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Market Makes a Medieval New Town



King Stephen visited and stayed at the monastery in 1143, granting a market charter. This allowed Abbot Martin de Bec to create a new market area to the west of the monastic precincts. He was then able to bankroll the building of the new monastic church. The monks created new commercial streets around the outside, leading to the first ‘new town’ development in Peterborough and effectively the street plan which still exists as the city centre today. The market square was later infilled with St John's church and the Guildhall or Buttercross. This almost halved the market square, but provided a religious centre for the townspeople.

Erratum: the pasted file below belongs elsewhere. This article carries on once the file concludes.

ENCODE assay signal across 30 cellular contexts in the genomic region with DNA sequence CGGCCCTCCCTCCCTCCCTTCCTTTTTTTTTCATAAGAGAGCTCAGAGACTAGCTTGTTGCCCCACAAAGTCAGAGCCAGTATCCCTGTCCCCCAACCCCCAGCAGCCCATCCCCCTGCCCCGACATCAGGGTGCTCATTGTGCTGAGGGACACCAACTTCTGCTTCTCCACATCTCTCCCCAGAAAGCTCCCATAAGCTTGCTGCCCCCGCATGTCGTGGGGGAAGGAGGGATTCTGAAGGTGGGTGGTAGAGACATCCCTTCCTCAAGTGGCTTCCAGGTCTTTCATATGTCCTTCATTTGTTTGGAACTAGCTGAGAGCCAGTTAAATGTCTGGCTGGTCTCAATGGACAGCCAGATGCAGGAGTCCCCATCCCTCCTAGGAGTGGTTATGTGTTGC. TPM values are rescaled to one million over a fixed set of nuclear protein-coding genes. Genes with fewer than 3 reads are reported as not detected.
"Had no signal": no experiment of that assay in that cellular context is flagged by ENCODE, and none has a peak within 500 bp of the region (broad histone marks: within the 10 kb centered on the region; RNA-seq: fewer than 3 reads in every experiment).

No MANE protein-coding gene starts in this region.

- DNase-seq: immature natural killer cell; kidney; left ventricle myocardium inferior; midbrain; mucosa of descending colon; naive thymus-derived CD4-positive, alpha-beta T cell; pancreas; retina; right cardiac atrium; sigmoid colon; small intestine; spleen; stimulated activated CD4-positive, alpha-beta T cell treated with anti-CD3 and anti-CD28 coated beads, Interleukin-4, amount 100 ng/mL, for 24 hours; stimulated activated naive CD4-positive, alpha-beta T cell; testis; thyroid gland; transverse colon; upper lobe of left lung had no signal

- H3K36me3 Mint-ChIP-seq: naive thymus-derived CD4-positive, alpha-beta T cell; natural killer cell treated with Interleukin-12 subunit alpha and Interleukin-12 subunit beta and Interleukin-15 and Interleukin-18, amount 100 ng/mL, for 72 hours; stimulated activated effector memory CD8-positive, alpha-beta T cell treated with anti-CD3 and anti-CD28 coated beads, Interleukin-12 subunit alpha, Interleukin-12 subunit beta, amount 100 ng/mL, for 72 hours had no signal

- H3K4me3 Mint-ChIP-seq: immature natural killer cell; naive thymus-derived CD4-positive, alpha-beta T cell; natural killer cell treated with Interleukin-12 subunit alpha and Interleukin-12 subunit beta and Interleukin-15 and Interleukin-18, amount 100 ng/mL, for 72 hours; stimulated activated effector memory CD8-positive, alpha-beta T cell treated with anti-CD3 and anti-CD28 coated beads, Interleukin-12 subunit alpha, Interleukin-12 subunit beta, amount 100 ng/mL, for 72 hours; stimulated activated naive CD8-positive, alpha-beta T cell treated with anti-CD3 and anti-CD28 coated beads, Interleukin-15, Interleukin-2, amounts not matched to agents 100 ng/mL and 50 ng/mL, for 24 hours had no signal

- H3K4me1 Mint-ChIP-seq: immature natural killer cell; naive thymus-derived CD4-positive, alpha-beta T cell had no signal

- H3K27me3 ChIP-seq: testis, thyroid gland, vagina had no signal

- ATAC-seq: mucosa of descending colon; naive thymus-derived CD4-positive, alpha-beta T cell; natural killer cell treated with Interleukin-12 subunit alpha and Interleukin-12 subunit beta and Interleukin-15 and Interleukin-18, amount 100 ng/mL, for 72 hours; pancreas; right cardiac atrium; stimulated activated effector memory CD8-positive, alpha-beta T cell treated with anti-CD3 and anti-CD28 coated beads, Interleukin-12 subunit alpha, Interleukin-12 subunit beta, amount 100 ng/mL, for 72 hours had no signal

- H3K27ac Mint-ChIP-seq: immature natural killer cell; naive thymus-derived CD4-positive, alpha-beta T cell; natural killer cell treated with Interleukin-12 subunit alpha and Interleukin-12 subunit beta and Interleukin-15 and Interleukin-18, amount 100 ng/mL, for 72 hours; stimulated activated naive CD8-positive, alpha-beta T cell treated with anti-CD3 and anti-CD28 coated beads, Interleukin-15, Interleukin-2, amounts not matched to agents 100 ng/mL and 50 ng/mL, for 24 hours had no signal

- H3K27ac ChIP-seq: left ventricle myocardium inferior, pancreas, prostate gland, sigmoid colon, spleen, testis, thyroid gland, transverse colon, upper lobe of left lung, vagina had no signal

Mount Thorold (Peterborough Castle) Destroyed



There are varying accounts regarding the building of a castle in Peterborough. Most accounts agree that it was built by Abbot Thorold just after the Norman Conquest, in response to an attack by Hereward and a large group of Vikings (Danes). It was situated north of the abbey, close to the majority of the residents of the town, and was a simple wooden castle on a motte (hill). The castle was either destroyed in a fire in 1116 with most of the town, or was pulled down by Abbot Martin de Bec when he was rebuilding and redesigning the town: it was never rebuilt or replaced. The remains of the motte exist as a small hill in the cathedral grounds and in the street name Touthill Place. It was previously known as Mount Thorold or Turold and is a scheduled monument.

Death of Abbot Martin de Bec



Abbot Martin de Bec became abbot in 1135. He is the creator of Peterborough as we know it; he moved the town and its market from the east of the abbey, prone to flooding, to the west, he built the great West Gate of the abbey which stands today, and laid out the roads of the town in the pattern that still exists.